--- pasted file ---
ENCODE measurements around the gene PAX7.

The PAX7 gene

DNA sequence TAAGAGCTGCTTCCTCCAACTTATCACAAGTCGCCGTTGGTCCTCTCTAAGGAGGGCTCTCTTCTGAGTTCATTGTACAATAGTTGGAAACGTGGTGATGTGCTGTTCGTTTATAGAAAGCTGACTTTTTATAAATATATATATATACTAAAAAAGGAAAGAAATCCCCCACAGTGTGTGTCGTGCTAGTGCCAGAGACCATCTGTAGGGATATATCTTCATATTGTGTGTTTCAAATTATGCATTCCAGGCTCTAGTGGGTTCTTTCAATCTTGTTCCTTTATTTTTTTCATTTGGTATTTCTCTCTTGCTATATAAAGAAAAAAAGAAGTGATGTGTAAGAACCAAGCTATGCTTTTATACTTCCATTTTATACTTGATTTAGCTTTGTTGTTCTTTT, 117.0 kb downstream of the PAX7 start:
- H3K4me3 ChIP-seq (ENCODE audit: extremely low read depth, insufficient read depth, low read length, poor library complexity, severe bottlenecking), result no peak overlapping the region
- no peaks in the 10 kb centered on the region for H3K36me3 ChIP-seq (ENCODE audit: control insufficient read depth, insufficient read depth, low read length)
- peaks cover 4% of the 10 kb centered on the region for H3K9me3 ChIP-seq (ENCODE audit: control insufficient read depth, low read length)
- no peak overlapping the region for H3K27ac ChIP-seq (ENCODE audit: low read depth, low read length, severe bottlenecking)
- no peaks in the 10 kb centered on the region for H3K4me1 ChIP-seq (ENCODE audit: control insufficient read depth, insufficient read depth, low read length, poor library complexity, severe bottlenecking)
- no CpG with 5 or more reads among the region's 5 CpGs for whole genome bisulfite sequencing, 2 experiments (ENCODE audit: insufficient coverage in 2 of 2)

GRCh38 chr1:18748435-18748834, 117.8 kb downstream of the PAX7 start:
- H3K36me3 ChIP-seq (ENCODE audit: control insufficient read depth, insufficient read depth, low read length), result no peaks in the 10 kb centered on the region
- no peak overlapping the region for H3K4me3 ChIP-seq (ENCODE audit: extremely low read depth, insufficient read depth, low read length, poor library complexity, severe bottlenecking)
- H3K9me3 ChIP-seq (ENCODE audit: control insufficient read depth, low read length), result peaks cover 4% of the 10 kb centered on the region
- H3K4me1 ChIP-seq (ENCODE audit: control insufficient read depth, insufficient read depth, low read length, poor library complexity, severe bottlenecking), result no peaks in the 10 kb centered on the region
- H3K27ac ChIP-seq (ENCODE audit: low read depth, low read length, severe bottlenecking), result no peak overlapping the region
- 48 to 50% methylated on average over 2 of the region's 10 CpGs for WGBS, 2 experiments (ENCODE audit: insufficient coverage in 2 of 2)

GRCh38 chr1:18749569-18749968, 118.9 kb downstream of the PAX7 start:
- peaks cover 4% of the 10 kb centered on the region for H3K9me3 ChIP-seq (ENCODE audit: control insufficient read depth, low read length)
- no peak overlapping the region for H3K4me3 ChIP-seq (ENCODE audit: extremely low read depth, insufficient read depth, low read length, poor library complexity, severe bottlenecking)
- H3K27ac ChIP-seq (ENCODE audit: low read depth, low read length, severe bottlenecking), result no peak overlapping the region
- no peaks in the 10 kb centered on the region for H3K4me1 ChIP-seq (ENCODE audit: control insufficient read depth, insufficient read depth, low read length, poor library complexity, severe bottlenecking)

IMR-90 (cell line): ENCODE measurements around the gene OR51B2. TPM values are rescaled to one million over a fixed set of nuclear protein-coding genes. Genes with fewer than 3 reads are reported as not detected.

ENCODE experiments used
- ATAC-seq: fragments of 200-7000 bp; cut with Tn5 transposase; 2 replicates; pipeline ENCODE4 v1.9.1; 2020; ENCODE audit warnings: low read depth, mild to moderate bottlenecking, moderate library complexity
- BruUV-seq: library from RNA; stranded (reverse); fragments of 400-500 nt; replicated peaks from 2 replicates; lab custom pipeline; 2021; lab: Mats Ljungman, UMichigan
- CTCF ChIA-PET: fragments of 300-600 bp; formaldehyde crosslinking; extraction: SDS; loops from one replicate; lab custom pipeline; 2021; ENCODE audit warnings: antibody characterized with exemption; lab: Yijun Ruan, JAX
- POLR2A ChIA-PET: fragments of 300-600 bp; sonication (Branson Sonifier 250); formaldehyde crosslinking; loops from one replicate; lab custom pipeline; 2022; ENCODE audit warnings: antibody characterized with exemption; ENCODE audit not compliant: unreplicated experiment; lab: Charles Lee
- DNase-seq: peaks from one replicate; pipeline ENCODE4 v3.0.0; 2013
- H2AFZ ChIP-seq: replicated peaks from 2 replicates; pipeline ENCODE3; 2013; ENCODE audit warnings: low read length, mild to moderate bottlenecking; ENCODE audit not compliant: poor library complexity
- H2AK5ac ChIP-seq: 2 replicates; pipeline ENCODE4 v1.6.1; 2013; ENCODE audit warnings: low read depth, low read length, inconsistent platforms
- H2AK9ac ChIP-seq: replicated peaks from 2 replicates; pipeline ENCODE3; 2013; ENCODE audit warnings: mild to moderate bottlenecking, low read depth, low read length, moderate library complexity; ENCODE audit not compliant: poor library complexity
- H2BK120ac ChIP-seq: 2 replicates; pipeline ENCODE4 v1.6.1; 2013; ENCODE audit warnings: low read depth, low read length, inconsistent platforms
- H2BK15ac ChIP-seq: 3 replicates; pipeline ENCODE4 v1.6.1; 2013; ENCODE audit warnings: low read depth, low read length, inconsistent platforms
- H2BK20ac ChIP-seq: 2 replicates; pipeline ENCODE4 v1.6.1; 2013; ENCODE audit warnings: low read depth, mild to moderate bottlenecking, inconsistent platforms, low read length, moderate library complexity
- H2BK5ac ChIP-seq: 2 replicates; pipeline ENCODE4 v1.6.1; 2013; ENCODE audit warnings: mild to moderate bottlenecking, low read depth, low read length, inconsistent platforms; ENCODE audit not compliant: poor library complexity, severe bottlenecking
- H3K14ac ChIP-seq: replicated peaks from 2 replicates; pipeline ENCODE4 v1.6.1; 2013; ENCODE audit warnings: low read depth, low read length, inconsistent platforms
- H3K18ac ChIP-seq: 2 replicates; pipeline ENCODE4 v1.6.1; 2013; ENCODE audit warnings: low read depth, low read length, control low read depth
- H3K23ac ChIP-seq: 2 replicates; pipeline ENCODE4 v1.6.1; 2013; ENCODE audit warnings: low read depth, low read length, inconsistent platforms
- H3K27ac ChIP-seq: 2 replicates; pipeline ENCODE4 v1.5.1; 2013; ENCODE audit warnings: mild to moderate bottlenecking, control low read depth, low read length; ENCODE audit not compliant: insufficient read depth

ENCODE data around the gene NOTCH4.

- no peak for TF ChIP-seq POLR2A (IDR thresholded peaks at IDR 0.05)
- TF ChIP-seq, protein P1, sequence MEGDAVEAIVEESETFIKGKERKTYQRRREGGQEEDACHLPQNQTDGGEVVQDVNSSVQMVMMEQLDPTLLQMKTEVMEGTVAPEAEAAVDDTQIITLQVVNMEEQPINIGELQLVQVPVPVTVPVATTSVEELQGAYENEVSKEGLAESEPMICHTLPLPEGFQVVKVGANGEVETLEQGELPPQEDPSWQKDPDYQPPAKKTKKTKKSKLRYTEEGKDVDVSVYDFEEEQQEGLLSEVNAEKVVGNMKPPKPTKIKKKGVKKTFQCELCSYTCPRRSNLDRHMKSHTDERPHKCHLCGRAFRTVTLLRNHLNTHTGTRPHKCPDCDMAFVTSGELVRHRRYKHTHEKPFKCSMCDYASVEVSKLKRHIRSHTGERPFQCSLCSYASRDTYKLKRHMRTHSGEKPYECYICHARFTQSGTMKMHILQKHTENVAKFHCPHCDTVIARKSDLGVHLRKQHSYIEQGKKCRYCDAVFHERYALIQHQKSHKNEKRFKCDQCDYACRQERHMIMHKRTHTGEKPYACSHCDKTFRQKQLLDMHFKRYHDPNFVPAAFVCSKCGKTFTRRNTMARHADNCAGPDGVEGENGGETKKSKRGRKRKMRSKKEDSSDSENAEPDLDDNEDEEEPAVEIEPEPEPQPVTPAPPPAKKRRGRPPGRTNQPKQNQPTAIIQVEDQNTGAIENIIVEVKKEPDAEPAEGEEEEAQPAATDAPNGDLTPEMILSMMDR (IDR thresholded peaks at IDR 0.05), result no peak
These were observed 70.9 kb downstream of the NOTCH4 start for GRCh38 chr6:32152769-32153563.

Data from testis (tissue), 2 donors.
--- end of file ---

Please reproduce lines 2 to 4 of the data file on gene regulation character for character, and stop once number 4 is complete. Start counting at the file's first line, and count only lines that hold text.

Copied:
The PAX7 gene

DNA sequence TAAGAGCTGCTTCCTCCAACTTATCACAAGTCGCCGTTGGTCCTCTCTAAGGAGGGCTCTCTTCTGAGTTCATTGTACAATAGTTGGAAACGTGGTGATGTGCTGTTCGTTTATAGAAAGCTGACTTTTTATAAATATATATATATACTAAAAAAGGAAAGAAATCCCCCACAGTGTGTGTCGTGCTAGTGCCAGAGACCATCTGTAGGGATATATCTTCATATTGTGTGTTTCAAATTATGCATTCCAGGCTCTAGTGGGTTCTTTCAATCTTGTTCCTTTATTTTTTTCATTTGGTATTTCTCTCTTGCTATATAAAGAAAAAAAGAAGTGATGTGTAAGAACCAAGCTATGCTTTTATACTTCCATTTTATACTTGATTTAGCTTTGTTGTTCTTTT, 117.0 kb downstream of the PAX7 start:
- H3K4me3 ChIP-seq (ENCODE audit: extremely low read depth, insufficient read depth, low read length, poor library complexity, severe bottlenecking), result no peak overlapping the region